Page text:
It’s meant to be stimulating and not just purely relying on intuition and human instinct. Oftentimes, the most resident thing is something I’m not comfortable doing, simply because it should work. It’s almost like a crutch. Resonance is meant to not be something you try to do, it just strikes you. I think that it’s important to teeter-totter between that and something that’s actually quite stimulating, including challenges and makes you think or makes you wonder. 

    Did it take time to hone in on that?
    I think it was pretty natural to say, “I love these kinds of productions. I sing like this, I’d like to hear how it sounds when I sing like this.” By “like this” I mean with overt R&B styling. The vocal is coming from the space between R&B and all the other things that have influenced me, so taking this very familiar thing and pairing it with something that may be less familiar. I think I’ve always wanted to recontextualize my voice so that I can communicate with how outside and how inside I feel. I think I’d ultimately like for the people who feel inside-outside to find a safe space in that soundscape. 

    Does this come from a feeling of not belonging in your past?
    Growing up in suburban Maryland as a black girl, in a pretty mixed school, I think my social network was very much upper-middle class white girls. Growing up in that space and then also being second generation—both my parents being Ethiopian—so having black experience in the U.S. but also an experience where I’m black but I go home and nobody’s speaking English. I think that kind of experience is the inside and outside that I’ve not overtly or consciously thought to express, but over time I can see that’s what I’m trying to express. 

    How does that translate to the music?
    It’s less about a type of beat or type of sound, and maybe about every type of beat through my lens. Or every type of track, every bit of accompaniment, it’s still going to have all the feeling and all the layered-ness that comes from Kelela. Over time, I’d like to show the world that, rather than “This is the kind of track that she sings on.” I’d rather it be “She sings every kind of track. She sings on everything, it’s just going to be put through her lens and she’s going to sing something that comes from her world.” 

    So it’s safe to say your upbringing definitely influenced your music?
    It has everything to do with it, but maybe indirectly. It’s more in the sense that I think I’ve never wanted to feel totally inside or totally outside. I didn’t feel like I had a spot, but I felt that I had several spots in a lot of places. I was, during lunch, hopping around to different lunch tables. I think it’s a girl moving through the lunchroom on speed.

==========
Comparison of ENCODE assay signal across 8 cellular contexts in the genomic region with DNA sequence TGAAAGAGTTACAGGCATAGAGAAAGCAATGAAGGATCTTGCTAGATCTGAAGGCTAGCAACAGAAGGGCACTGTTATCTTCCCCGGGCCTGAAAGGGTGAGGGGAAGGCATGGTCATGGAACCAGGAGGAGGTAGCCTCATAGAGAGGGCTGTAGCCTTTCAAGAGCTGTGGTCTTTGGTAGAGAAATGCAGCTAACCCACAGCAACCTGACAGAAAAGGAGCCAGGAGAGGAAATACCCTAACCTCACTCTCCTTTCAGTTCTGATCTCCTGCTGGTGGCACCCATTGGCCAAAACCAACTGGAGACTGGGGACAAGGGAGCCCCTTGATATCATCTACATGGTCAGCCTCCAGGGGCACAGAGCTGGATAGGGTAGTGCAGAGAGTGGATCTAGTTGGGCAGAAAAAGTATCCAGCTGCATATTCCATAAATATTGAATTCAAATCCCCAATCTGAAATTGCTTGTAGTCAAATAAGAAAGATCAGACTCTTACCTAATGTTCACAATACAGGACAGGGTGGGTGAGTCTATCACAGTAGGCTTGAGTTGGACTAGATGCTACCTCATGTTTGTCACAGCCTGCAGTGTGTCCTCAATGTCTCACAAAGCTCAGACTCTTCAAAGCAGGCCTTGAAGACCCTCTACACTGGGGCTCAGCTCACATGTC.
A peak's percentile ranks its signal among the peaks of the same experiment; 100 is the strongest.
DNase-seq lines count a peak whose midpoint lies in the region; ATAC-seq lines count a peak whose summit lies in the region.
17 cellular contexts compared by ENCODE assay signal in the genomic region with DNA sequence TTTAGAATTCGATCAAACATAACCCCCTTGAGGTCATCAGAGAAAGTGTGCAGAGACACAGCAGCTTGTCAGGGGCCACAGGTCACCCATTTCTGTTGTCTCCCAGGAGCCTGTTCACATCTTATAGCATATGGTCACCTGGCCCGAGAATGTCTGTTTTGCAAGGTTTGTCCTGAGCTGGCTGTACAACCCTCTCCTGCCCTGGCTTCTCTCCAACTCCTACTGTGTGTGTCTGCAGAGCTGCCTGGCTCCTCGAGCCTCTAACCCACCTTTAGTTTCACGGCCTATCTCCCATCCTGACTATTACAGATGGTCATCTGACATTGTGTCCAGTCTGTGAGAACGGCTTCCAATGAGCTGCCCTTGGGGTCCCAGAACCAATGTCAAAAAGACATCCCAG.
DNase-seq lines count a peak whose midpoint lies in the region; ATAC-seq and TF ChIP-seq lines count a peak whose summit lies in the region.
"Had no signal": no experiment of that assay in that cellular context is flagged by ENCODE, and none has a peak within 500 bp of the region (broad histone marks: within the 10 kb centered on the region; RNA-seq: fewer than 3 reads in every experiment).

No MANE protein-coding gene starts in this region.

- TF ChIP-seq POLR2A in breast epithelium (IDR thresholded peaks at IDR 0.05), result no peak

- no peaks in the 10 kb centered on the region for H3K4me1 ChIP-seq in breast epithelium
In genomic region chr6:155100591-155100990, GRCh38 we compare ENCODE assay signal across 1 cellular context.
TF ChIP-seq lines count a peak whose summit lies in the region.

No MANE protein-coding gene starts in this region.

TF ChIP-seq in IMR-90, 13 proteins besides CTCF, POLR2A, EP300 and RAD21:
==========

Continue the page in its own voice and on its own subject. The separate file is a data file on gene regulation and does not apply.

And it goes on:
Was there a point where you thought you’d throw in the towel?
    Yeah, I thought I was going to be an academic before this. Because this was the thing that I most naturally do every day, without being prompted or asked, it’s the thing that’s easiest thing for me to develop a practice around. I was in school for five-and-a-half years and I learned a whole lot and absorbed a lot of information, but for whatever reason, I couldn’t actually graduate. And it wasn’t because I can’t actually do the work, I think I was so distracted and obsessed—maybe I was too obsessed with music, too caught up in the stream. Before I even started making efforts, I think psychologically, I tried and quit several times before even doing anything. 

    It just sounds like you needed a trial and error period to figure out that feeling that you really wanted. 
    Exactly. I think I really wanted to find something that was honestly, layers. The way that other people sing, what they use for production, it can’t be that thing. I wasn’t really inclined to create that. It was just trying to look at the other elements that I know I’m in love with. 

    What were some songs or albums that made you feel so connected to it?
    Most viscerally and most everlasting: D’Angelo's Voodoo. There are a number of bouts that I’ve had with that record. There have been different times in my life where I’ve been listening to it—rather than listen to it one time, but I’m listening to the D’Angelo record now in my life—that’s probably been about four or five times and most of those times I’ve been in heartache and some sort of real rut. I think that’s an experience that I know I’d like to share. Mariah Carey's Butterfly is one of those records, and Mama’s Gun by Erykah Badu. They’re basically masterpiece records, just one to the next and it doesn’t stop. I think that’s one experience that I’ve been trying to focus on for this next record. 

    What else can you tell us about the album?
    Another thing is the use of interludes. They beg you to go to the next track, or you want to hear the track before so you can feel the vibe before the interlude. The more that I can do that on the first album, I think the more honest it will be because that’s what resonates with me as a listener.